Thursday, April 3, 2014

Could ObamaCare and the NLRB Combine to End College Sports as We Know Them?

Immediately after the NLRB decision providing that student athletes could very well be reclassified as common law employees we health reform geeks began shooting emails back and forth about what this means in the context of PPACA.  It could eventually be a knockout blow.  

Employers have always been concerned about the potential for worker reclassification, but health care reform and a recent NLRB decision take this issue to an entirely new level.  “Large” employers who offer coverage will be required to offer coverage to “all” of their “full-time workers,” defined as at least 95% of employees working 30 hours per week. An employer that offers coverage to only 94% of its full-time employees, and has one employee who enrolled on an exchange with a premium credit, will be subject to annualized penalties of $2,000 per full-time employee, less the first 30 employees. This draconian penalty applies to all employees, not just the percentage excluded from the offer.

Consider that the NLRB just shocked the college sector with its ruling that Northwestern University students with football scholarships are employees for purposes of the National Labor Relations Act. The immediate result is that if the players with scholarships organize themselves with a labor organization, they can collectively bargain for themselves against Northwestern University. (Of course, we presume there will be further legal challenges.) But think about what this means in the context of taxes and health care reform. Will the IRS deem the students to be employees, liable for taxes, and full-time employees of Northwestern University for purposes of the health care reform employer mandate?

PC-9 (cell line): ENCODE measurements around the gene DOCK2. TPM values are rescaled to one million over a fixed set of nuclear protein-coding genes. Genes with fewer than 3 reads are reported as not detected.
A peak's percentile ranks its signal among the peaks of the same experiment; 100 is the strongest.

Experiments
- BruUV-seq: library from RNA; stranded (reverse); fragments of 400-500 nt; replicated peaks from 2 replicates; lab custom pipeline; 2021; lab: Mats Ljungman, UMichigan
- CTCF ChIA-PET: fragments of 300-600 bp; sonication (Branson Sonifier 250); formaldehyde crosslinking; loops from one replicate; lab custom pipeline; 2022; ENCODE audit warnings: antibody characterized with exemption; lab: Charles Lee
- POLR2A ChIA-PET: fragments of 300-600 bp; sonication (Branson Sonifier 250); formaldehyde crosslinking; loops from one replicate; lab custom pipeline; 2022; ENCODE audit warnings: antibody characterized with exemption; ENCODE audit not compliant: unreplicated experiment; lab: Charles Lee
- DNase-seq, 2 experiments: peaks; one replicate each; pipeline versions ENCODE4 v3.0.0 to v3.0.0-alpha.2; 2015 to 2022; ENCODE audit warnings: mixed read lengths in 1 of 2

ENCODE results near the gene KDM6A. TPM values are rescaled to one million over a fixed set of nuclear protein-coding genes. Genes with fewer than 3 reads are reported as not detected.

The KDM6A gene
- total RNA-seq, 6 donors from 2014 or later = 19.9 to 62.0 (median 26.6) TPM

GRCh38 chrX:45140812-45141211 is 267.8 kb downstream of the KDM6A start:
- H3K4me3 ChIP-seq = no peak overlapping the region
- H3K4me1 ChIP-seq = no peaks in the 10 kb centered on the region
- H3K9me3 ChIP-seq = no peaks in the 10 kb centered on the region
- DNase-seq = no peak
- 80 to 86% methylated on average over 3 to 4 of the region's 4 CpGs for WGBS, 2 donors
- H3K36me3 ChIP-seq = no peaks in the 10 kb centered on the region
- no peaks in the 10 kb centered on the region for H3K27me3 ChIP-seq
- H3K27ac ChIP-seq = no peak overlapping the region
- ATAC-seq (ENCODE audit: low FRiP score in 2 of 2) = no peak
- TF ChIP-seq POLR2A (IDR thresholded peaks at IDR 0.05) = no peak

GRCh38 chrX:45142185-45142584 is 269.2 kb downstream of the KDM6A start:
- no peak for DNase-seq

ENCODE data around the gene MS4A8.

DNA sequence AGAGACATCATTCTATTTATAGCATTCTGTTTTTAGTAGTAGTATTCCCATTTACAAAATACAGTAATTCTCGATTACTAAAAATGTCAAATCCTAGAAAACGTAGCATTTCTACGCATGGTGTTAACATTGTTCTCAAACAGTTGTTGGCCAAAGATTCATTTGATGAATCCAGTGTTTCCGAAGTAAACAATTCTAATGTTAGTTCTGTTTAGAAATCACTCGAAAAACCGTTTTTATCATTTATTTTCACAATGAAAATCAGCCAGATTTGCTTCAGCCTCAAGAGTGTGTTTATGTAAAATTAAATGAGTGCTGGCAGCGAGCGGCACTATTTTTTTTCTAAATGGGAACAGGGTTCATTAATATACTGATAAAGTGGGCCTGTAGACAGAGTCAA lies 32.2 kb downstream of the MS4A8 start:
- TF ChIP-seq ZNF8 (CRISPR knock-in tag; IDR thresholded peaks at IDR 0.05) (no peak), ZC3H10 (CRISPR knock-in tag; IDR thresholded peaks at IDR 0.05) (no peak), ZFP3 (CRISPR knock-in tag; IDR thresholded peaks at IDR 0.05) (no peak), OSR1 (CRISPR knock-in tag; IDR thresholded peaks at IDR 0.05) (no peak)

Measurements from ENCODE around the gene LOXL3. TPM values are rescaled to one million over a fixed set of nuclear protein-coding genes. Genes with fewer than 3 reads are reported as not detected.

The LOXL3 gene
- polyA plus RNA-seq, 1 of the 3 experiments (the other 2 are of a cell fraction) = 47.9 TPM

Northwestern University’s website reports that the University has 3,820 full-time faculty and 6,000 full-time staff. Let’s consider a hypothetical: on January 1, 2016, the IRS reclassifies enough students and independent contractors as “full-time employees” so as to cause the University to miss the 95% mark, and at least one employee used a premium credit to purchase coverage on an exchange. It appears that after paying all the health care plan costs, the University could also be liable for a penalty in the neighborhood of $20 million, per year.

...Given the high stakes involved with a failure to satisfy the 95% test, employers need to consider their margin for error, and give serious consideration to the circumstances involving anyone who is performing services but is not being treated as an employee....